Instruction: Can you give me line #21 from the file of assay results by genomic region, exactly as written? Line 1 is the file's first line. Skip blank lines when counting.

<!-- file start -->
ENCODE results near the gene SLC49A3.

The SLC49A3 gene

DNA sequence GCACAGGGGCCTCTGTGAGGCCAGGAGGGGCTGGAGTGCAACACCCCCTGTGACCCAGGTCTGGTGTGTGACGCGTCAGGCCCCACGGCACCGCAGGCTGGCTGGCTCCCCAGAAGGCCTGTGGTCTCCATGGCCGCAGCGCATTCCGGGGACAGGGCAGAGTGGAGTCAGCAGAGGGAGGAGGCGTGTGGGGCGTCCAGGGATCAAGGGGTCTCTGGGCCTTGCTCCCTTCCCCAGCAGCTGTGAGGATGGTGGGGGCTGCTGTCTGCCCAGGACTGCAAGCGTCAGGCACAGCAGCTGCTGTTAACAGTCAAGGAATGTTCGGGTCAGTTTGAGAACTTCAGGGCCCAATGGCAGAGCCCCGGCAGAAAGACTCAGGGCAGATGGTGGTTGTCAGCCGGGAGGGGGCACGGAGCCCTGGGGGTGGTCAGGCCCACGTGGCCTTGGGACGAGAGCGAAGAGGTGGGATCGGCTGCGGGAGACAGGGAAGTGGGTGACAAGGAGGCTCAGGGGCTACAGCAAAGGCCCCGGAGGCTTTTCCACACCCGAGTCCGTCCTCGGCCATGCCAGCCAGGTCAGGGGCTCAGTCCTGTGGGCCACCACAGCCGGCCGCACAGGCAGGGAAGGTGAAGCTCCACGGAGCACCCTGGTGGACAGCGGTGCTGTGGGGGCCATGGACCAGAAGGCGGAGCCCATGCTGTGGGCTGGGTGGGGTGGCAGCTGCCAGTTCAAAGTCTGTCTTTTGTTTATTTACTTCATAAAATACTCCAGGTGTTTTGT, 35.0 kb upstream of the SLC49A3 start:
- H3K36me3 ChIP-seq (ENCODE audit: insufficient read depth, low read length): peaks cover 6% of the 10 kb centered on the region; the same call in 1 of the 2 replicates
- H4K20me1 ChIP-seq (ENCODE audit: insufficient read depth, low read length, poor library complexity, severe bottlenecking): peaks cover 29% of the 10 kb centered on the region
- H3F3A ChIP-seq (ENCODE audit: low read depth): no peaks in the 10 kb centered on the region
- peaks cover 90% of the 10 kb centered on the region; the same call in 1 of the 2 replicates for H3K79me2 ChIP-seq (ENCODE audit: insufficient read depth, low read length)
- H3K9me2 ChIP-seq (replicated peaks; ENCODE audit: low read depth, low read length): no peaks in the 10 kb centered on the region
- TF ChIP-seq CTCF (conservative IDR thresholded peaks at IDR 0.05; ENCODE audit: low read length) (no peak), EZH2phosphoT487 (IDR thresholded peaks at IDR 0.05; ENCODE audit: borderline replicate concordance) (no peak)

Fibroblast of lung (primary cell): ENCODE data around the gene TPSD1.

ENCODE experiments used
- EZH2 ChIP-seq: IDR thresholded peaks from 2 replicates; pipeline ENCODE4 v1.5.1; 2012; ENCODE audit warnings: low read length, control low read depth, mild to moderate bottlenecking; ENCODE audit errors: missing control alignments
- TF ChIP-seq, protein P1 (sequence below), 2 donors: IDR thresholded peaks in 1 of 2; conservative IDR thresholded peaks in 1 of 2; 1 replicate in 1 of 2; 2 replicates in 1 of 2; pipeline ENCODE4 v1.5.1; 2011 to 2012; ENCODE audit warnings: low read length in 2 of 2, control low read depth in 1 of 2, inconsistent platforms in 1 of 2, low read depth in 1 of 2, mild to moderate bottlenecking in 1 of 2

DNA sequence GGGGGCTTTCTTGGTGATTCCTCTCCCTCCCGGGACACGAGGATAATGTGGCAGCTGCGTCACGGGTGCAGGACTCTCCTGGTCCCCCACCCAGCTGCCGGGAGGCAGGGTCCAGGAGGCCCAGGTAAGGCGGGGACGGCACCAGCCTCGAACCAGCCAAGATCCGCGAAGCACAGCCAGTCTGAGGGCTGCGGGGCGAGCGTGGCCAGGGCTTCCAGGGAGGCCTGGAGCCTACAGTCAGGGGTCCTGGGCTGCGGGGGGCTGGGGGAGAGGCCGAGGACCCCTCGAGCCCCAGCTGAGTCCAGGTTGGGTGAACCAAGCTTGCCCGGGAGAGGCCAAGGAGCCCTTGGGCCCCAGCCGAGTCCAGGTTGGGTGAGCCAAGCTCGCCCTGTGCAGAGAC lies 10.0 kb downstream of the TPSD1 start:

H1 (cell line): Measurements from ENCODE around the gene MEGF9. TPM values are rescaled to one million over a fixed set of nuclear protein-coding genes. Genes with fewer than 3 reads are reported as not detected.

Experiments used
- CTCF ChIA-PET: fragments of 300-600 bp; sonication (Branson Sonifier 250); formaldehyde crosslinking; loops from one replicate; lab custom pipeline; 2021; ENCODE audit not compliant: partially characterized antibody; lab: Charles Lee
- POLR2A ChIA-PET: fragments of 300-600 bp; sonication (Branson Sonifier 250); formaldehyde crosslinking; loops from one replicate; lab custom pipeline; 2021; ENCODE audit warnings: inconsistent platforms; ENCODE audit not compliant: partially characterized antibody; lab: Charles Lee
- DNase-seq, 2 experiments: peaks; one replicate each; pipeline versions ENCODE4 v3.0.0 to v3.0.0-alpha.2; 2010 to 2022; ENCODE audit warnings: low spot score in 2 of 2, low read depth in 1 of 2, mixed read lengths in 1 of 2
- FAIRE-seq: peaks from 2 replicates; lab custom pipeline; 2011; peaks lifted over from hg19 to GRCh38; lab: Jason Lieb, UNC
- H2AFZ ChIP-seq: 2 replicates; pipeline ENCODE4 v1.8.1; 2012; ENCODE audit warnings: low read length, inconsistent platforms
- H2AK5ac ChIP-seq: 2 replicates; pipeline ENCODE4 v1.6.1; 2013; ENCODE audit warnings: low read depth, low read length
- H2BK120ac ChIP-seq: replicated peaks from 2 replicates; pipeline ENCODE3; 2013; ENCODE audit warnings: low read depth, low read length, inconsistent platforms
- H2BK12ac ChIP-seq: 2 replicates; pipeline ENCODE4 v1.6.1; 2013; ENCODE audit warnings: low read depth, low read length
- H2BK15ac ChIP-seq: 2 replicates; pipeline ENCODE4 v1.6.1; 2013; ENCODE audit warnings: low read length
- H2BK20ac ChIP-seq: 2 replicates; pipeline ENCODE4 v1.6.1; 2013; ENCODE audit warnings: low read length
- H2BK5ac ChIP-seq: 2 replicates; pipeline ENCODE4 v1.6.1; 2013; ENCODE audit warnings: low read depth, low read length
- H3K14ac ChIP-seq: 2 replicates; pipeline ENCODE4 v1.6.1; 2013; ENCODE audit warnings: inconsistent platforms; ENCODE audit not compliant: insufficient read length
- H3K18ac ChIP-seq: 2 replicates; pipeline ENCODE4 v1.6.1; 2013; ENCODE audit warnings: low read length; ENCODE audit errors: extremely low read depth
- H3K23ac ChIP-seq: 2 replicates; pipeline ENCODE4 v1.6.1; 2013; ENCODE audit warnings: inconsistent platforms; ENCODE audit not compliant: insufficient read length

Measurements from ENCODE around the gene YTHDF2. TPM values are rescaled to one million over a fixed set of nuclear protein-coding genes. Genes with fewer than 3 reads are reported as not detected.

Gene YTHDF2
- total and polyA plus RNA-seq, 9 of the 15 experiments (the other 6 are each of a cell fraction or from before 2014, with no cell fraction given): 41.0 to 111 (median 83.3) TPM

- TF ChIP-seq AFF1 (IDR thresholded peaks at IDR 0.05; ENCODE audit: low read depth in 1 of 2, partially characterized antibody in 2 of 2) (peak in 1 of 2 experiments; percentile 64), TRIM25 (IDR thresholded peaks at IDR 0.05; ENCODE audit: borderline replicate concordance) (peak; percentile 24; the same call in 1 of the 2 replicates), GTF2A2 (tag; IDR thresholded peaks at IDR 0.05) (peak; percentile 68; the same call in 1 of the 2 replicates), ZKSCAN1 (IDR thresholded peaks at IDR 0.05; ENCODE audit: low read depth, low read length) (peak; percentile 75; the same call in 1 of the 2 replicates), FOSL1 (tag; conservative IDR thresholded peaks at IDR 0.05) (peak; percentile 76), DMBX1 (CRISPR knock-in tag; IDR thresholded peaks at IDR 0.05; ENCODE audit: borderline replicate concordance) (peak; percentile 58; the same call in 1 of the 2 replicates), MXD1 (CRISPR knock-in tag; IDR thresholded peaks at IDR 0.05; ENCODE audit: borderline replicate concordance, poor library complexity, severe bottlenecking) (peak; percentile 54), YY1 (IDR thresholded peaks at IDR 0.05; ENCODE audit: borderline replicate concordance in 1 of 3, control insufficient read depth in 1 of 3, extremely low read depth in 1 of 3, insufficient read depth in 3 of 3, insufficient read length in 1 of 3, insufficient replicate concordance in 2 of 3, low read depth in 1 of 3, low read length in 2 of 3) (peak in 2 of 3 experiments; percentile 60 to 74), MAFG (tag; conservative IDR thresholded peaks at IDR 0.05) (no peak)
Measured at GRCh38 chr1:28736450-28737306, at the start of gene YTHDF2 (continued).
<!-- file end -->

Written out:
- H2AFZ ChIP-seq: 2 replicates; pipeline ENCODE4 v1.8.1; 2012; ENCODE audit warnings: low read length, inconsistent platforms